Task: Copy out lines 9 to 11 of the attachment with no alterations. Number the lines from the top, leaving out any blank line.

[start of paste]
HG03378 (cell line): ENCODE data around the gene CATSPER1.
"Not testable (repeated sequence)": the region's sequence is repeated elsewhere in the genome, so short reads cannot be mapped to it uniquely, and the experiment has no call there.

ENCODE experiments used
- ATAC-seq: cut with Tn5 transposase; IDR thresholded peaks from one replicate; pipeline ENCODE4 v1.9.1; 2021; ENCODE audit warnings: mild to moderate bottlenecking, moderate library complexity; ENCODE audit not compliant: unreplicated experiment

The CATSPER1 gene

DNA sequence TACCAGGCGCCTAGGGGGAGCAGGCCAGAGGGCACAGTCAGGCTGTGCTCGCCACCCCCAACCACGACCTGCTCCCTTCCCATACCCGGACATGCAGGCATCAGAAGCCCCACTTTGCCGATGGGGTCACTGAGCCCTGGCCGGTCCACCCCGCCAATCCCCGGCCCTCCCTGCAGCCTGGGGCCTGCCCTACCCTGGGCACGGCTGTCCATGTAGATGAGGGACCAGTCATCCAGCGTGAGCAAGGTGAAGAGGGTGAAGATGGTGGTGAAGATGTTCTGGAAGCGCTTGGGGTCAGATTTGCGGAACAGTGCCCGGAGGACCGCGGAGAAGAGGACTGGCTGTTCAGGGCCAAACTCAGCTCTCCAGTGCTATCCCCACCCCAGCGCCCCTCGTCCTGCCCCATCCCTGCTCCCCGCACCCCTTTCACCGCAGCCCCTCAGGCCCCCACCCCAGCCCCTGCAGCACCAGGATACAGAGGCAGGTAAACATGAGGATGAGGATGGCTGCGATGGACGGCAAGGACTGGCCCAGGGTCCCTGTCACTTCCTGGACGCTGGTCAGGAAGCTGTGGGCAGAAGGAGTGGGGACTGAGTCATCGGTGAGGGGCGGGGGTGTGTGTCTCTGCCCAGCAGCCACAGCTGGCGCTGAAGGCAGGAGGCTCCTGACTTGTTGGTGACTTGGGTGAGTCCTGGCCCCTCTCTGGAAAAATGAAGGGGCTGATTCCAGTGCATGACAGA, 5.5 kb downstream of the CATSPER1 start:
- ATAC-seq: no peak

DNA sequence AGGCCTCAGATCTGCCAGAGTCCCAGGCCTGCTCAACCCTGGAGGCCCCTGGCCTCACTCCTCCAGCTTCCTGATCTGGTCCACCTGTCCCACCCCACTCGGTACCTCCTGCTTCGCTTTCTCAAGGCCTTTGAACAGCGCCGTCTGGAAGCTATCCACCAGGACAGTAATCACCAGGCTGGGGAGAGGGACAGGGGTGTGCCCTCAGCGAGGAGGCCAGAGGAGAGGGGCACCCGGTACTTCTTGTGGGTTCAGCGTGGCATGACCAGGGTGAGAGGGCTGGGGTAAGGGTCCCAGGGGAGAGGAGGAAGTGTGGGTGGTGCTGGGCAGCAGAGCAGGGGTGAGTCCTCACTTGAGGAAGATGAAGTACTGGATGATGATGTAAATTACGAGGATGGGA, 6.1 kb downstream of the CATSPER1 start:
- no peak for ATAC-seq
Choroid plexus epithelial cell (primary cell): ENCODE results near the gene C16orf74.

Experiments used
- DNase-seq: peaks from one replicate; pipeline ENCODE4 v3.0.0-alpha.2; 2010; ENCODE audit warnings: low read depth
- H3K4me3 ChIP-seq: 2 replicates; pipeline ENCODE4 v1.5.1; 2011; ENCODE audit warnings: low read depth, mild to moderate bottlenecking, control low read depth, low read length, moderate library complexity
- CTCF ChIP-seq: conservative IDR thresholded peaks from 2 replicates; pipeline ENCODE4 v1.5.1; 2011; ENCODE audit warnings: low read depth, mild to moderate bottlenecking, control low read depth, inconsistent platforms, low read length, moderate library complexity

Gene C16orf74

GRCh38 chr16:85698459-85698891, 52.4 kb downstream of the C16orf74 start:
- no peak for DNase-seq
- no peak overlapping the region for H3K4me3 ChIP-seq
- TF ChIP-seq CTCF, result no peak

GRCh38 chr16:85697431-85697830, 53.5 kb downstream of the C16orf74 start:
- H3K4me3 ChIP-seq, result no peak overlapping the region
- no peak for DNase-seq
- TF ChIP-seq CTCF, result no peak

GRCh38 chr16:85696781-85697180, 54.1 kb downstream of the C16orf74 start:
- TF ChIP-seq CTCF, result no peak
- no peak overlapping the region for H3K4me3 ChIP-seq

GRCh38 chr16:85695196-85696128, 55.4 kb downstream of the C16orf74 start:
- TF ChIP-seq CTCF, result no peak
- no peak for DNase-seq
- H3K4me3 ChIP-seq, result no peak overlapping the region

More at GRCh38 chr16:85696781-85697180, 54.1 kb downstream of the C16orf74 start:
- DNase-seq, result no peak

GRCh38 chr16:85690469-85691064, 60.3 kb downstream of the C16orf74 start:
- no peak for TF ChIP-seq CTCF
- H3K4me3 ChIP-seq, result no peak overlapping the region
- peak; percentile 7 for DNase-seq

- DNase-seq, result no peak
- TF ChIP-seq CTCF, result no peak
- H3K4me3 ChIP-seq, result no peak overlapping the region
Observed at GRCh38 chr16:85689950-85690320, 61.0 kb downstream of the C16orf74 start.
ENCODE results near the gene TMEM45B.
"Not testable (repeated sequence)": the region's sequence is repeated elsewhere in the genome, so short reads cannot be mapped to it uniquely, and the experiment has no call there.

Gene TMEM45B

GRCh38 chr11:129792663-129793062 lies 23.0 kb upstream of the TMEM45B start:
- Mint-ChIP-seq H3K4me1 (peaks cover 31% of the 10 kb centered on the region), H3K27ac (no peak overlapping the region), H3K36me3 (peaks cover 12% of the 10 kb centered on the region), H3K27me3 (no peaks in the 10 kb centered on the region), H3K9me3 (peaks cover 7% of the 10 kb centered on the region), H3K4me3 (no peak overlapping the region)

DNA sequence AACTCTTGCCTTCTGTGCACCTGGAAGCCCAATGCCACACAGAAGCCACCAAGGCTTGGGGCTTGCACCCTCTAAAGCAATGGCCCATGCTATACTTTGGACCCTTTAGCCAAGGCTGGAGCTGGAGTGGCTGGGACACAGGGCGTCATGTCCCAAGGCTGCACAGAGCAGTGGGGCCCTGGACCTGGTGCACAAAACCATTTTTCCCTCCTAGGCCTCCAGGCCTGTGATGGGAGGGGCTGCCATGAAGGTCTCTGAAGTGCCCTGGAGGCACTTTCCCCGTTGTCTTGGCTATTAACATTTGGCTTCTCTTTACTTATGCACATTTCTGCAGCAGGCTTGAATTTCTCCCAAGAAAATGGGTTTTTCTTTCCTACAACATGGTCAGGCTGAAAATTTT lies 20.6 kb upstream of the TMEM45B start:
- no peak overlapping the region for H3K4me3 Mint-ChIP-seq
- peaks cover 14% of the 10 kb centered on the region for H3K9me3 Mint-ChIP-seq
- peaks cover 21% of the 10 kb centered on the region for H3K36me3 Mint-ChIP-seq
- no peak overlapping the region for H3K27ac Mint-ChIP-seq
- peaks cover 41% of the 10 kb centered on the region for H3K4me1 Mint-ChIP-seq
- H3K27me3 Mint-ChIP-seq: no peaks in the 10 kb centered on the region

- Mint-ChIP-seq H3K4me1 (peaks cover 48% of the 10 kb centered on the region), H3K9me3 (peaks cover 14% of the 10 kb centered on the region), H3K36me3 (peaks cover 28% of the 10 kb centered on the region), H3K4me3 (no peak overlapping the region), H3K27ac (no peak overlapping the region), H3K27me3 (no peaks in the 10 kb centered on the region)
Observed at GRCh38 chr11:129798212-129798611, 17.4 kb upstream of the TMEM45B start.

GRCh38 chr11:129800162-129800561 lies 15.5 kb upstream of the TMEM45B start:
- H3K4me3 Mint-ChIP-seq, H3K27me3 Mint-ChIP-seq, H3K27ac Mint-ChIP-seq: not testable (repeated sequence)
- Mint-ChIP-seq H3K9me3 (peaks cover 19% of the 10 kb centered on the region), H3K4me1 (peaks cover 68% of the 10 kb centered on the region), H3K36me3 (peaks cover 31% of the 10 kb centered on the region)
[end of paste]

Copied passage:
- no peak for ATAC-seq
Choroid plexus epithelial cell (primary cell): ENCODE results near the gene C16orf74.

Experiments used